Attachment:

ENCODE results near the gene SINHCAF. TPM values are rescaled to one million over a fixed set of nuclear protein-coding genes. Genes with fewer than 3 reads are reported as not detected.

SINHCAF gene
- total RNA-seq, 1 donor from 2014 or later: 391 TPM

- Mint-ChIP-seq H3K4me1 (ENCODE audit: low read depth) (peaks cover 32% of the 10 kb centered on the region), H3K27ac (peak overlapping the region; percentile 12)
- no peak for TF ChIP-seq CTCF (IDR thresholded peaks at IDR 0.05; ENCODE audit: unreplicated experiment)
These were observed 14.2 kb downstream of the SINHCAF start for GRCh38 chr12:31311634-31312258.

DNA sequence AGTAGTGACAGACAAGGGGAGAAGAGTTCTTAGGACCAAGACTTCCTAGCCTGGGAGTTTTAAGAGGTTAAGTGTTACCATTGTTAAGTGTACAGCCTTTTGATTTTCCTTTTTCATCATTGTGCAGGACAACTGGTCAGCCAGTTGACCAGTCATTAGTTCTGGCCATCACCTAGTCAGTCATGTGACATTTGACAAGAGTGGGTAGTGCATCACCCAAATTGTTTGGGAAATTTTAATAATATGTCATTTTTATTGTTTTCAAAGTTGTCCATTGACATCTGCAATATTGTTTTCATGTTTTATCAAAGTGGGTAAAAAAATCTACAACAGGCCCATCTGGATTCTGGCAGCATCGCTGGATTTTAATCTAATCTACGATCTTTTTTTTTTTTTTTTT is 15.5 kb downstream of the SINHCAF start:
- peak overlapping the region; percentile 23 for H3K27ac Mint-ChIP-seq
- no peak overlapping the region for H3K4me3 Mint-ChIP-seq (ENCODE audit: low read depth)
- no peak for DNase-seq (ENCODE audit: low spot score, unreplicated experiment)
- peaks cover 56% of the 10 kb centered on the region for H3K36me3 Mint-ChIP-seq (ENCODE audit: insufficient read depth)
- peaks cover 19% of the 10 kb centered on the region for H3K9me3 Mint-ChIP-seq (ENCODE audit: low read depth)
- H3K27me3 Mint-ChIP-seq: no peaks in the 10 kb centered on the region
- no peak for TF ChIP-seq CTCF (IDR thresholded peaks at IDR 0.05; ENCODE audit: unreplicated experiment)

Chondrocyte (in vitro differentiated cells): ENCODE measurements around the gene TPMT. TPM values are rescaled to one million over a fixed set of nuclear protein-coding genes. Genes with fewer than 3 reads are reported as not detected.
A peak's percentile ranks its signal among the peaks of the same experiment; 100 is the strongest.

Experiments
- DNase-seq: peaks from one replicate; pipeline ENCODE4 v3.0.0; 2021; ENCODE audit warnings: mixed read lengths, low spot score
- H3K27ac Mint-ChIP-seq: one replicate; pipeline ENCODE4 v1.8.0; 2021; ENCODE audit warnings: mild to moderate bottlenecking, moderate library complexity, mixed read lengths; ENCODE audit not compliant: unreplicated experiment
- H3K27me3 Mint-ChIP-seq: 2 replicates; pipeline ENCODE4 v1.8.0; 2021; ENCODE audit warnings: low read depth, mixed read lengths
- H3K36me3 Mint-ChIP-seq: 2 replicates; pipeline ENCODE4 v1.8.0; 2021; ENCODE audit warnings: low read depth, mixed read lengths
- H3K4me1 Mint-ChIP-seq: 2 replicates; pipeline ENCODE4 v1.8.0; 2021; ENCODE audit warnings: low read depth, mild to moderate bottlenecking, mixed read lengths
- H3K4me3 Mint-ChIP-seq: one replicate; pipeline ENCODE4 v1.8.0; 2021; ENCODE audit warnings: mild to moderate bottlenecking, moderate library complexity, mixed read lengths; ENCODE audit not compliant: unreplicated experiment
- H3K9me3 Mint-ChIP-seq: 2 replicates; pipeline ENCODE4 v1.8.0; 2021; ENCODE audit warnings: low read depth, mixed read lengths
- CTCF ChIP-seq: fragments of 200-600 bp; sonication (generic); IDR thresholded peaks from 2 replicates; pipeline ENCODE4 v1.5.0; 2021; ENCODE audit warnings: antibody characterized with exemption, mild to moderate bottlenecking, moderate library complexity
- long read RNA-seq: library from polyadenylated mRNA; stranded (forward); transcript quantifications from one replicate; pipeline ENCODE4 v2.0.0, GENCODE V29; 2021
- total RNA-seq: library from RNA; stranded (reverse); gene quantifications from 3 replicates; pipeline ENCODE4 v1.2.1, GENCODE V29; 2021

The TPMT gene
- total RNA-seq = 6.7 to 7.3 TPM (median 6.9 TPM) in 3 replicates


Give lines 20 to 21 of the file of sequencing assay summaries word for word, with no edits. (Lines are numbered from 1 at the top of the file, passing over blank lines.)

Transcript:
- H3K27me3 Mint-ChIP-seq: 2 replicates; pipeline ENCODE4 v1.8.0; 2021; ENCODE audit warnings: low read depth, mixed read lengths
- H3K36me3 Mint-ChIP-seq: 2 replicates; pipeline ENCODE4 v1.8.0; 2021; ENCODE audit warnings: low read depth, mixed read lengths